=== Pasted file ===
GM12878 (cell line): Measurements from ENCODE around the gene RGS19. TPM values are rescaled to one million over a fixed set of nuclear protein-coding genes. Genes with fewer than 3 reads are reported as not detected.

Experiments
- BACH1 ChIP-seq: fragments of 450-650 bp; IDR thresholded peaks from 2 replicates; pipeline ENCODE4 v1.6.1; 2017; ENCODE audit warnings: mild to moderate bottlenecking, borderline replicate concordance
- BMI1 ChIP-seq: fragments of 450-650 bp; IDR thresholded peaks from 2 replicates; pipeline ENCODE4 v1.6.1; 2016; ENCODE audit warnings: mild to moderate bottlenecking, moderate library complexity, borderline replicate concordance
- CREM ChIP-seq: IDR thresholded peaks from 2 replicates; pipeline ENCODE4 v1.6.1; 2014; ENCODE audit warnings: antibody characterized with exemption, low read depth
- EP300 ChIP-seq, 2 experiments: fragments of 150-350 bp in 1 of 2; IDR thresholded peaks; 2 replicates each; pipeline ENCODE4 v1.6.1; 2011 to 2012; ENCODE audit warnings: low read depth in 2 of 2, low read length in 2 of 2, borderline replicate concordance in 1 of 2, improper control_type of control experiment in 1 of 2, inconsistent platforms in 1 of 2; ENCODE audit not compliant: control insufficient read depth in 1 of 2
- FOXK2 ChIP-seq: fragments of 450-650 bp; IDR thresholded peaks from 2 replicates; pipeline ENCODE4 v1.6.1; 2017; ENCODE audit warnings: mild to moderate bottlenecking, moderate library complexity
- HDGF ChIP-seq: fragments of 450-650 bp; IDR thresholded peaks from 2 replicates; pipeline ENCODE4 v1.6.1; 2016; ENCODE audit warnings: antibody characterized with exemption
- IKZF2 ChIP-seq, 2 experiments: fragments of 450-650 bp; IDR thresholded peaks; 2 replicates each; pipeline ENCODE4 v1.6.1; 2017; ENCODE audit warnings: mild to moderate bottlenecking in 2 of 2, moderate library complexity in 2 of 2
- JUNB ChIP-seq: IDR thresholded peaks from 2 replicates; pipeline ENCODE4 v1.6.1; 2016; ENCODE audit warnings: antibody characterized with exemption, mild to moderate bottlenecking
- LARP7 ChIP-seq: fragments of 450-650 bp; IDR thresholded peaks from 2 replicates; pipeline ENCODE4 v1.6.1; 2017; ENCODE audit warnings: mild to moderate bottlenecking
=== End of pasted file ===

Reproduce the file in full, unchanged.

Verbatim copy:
GM12878 (cell line): Measurements from ENCODE around the gene RGS19. TPM values are rescaled to one million over a fixed set of nuclear protein-coding genes. Genes with fewer than 3 reads are reported as not detected.

Experiments
- BACH1 ChIP-seq: fragments of 450-650 bp; IDR thresholded peaks from 2 replicates; pipeline ENCODE4 v1.6.1; 2017; ENCODE audit warnings: mild to moderate bottlenecking, borderline replicate concordance
- BMI1 ChIP-seq: fragments of 450-650 bp; IDR thresholded peaks from 2 replicates; pipeline ENCODE4 v1.6.1; 2016; ENCODE audit warnings: mild to moderate bottlenecking, moderate library complexity, borderline replicate concordance
- CREM ChIP-seq: IDR thresholded peaks from 2 replicates; pipeline ENCODE4 v1.6.1; 2014; ENCODE audit warnings: antibody characterized with exemption, low read depth
- EP300 ChIP-seq, 2 experiments: fragments of 150-350 bp in 1 of 2; IDR thresholded peaks; 2 replicates each; pipeline ENCODE4 v1.6.1; 2011 to 2012; ENCODE audit warnings: low read depth in 2 of 2, low read length in 2 of 2, borderline replicate concordance in 1 of 2, improper control_type of control experiment in 1 of 2, inconsistent platforms in 1 of 2; ENCODE audit not compliant: control insufficient read depth in 1 of 2
- FOXK2 ChIP-seq: fragments of 450-650 bp; IDR thresholded peaks from 2 replicates; pipeline ENCODE4 v1.6.1; 2017; ENCODE audit warnings: mild to moderate bottlenecking, moderate library complexity
- HDGF ChIP-seq: fragments of 450-650 bp; IDR thresholded peaks from 2 replicates; pipeline ENCODE4 v1.6.1; 2016; ENCODE audit warnings: antibody characterized with exemption
- IKZF2 ChIP-seq, 2 experiments: fragments of 450-650 bp; IDR thresholded peaks; 2 replicates each; pipeline ENCODE4 v1.6.1; 2017; ENCODE audit warnings: mild to moderate bottlenecking in 2 of 2, moderate library complexity in 2 of 2
- JUNB ChIP-seq: IDR thresholded peaks from 2 replicates; pipeline ENCODE4 v1.6.1; 2016; ENCODE audit warnings: antibody characterized with exemption, mild to moderate bottlenecking
- LARP7 ChIP-seq: fragments of 450-650 bp; IDR thresholded peaks from 2 replicates; pipeline ENCODE4 v1.6.1; 2017; ENCODE audit warnings: mild to moderate bottlenecking